When we turned around and it was time to run down again, I saw a dog standing alone in the middle of the trail. That was strange… Where was his service person? Then it dawned on me: this wasn’t a dog, it was a coyote! “Yippee-kay-yo-kay-yay!” I squealed, blasting off after it. “OSCAR! NO!” Mom roared in her dragon voice, yanking on the leash and making herself an anchor. Luckily, it took longer than usual for her to drag us to a full stop and I was almost in the bushes by the time she got stuck to the ground. I stood as far ahead as the leash would stretch, mouth breathing into the bushes. “Come on!” I panted. “He’s getting away.”  “It’s hard enough to slow you down when you’re chasing something on flat ground,” Mom said. “Going downhill on tired legs, forget it!”  “But the best way to make a task go more quickly is to make it fun!” I said. “It’s like the song: Chasing a cougar makes the venison go down… Come on, let’s play tag with that coyote! Or, if you want to be such a party pooper, you could just let yourself off the leash and I’ll chase him myself.” “Not a chance,” Mom said. “I can see why running feels like such drudgery to you,” I said in my best coach voice so she would know that her biggest problem was her attitude.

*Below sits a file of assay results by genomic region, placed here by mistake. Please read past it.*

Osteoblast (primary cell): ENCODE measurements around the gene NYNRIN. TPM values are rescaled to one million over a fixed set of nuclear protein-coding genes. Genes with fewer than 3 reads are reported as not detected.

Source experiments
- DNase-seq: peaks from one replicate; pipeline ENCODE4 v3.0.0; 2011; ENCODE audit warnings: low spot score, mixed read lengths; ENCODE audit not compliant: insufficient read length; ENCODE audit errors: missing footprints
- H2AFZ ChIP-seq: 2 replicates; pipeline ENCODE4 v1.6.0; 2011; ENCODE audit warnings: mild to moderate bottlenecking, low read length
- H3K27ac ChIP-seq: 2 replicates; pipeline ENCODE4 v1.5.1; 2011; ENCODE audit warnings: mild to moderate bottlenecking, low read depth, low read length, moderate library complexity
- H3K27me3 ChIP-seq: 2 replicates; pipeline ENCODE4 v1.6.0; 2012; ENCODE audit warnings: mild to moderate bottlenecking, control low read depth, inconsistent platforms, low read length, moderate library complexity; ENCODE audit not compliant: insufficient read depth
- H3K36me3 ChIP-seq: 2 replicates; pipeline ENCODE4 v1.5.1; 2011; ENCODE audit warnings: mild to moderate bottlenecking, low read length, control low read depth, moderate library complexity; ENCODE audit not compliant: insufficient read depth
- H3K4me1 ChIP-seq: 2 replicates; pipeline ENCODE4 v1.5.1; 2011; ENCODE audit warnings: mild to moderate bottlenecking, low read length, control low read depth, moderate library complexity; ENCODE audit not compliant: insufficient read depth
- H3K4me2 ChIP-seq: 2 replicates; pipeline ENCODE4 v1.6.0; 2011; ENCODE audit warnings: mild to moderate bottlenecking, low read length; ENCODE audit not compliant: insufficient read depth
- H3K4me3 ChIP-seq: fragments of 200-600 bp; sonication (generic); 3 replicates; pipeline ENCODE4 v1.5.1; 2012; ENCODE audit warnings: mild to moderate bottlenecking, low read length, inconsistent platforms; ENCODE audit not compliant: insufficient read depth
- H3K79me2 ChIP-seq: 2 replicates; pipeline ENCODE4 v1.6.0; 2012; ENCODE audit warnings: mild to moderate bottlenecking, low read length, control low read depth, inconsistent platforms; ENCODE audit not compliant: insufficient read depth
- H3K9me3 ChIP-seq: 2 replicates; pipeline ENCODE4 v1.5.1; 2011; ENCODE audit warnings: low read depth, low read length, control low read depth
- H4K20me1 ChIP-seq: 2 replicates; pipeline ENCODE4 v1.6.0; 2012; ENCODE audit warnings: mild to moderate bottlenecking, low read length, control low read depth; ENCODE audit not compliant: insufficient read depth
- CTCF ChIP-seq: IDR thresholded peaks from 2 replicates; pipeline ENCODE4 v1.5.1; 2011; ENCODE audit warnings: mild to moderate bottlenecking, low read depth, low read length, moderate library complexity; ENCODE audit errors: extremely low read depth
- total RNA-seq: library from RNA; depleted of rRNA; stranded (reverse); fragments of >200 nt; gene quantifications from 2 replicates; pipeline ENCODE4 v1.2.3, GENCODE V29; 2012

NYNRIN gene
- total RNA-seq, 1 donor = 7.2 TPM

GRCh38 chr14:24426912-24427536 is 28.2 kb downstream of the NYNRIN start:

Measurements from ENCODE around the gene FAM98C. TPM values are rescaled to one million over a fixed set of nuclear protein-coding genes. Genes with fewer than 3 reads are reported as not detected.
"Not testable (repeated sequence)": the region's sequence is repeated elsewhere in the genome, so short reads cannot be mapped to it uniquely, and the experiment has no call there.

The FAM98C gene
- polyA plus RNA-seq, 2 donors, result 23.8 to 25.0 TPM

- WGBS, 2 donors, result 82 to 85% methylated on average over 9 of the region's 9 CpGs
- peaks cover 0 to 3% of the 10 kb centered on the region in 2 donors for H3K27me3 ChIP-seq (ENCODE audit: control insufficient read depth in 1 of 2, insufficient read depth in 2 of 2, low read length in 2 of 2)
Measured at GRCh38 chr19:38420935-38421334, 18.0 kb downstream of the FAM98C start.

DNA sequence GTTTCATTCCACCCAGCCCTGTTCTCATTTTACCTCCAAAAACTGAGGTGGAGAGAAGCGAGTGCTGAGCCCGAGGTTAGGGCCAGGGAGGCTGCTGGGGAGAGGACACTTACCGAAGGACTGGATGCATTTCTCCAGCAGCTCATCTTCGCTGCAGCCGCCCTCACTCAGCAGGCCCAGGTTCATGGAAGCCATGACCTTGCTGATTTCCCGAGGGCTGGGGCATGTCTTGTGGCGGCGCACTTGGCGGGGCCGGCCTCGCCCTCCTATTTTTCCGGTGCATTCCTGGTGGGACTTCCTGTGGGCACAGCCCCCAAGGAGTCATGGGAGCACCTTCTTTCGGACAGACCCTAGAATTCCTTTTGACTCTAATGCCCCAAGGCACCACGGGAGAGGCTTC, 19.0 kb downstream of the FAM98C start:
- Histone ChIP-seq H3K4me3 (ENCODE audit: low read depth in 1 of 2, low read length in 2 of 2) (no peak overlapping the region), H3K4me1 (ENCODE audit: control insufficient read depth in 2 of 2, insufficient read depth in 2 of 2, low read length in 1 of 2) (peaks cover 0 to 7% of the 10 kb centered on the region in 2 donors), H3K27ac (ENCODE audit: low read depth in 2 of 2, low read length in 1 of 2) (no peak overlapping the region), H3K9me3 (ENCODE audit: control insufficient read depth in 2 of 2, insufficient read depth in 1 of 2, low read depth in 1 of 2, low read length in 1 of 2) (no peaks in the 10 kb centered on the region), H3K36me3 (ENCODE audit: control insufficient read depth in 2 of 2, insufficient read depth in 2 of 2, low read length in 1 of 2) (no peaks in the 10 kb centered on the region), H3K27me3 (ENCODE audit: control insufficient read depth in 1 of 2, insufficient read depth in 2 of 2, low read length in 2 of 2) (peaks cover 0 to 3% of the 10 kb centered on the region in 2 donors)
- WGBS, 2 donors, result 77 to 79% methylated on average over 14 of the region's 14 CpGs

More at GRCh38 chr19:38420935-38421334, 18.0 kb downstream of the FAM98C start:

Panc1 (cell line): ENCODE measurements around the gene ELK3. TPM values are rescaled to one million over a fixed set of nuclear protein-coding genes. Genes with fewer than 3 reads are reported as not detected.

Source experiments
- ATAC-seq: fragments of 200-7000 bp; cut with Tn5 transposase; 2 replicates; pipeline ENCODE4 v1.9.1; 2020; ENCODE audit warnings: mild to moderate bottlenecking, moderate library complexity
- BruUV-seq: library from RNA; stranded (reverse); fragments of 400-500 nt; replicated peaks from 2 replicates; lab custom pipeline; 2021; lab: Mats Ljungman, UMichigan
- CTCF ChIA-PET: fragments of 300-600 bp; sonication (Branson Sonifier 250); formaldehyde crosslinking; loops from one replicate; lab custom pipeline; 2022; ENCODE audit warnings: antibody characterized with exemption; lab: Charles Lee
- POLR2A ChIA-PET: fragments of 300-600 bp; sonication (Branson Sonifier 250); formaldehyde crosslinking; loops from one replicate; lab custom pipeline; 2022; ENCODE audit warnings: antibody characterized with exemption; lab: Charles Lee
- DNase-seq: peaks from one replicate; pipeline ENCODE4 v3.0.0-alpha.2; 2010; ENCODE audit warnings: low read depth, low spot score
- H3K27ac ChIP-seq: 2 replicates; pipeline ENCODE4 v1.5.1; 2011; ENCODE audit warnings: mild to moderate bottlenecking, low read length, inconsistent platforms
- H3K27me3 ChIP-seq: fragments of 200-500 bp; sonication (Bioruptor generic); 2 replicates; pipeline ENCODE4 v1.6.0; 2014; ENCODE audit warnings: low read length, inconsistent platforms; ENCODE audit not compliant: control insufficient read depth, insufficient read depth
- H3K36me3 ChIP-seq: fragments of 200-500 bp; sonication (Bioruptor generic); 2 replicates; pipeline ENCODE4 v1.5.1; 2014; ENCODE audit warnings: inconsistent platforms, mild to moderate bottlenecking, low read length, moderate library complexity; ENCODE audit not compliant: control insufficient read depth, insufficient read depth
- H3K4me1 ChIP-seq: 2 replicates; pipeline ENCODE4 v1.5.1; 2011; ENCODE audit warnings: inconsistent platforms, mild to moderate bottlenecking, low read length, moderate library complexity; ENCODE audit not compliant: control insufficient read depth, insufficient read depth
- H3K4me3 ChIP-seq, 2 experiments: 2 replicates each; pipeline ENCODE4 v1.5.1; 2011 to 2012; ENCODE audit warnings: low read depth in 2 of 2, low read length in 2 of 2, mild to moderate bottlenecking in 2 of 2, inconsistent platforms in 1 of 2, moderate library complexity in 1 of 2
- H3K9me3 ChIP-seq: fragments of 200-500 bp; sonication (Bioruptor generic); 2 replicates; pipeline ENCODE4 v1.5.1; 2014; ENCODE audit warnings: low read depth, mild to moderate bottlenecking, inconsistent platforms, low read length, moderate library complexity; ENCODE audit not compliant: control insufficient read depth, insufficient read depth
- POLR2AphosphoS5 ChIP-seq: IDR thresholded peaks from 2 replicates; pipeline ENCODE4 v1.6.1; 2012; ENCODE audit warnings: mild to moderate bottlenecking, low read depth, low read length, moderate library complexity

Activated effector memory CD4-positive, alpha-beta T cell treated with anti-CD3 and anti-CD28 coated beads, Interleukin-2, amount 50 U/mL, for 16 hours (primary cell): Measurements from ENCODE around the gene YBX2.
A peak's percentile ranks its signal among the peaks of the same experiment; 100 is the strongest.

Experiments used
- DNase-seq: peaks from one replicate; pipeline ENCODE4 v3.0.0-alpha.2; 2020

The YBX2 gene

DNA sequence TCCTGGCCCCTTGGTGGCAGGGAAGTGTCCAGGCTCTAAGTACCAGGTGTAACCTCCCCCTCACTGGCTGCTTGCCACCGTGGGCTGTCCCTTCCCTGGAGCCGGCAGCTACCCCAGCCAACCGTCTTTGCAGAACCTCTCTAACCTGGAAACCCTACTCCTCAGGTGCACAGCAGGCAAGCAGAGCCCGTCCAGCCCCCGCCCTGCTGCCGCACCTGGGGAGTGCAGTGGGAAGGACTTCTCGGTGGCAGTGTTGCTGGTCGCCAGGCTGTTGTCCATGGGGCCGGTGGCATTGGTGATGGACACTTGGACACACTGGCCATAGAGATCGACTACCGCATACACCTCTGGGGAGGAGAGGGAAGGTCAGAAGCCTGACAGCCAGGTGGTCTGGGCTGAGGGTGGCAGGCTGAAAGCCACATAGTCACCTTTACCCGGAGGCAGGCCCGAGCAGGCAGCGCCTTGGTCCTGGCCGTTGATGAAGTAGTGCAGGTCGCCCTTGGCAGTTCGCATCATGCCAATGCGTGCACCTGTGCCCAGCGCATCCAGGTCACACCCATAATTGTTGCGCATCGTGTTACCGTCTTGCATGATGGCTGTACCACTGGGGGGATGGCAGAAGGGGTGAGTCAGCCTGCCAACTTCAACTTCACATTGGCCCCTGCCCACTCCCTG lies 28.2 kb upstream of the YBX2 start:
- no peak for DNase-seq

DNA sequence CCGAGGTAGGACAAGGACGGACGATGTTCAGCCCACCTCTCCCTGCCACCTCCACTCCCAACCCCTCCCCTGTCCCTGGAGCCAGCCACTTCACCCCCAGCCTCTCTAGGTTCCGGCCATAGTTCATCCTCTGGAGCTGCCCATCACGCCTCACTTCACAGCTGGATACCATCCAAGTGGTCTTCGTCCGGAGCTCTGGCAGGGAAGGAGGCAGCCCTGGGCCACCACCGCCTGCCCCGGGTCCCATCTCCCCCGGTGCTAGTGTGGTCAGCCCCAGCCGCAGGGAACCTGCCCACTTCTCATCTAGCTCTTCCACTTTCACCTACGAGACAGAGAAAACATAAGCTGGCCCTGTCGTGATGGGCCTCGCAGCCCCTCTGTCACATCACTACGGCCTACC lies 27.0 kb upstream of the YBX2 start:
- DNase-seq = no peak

Lap 11 – Sunday, 10am @ That really steep trail Distance: 4.01 miles || Elevation: 1058 feet

We saved our hardest trail for the second-to-last lap. This trail is so steep in places that we never, ever try to run there. Mom had planned to visit this trail toward the end when she knew we’d be walking a lot anyway, but now every time we stopped for pictures it felt like time that was getting robbed from my nap. It was also so steep that Mom was running in a herky-jerky way even on the downhill parts, like she was getting pulled by a leash in slow motion.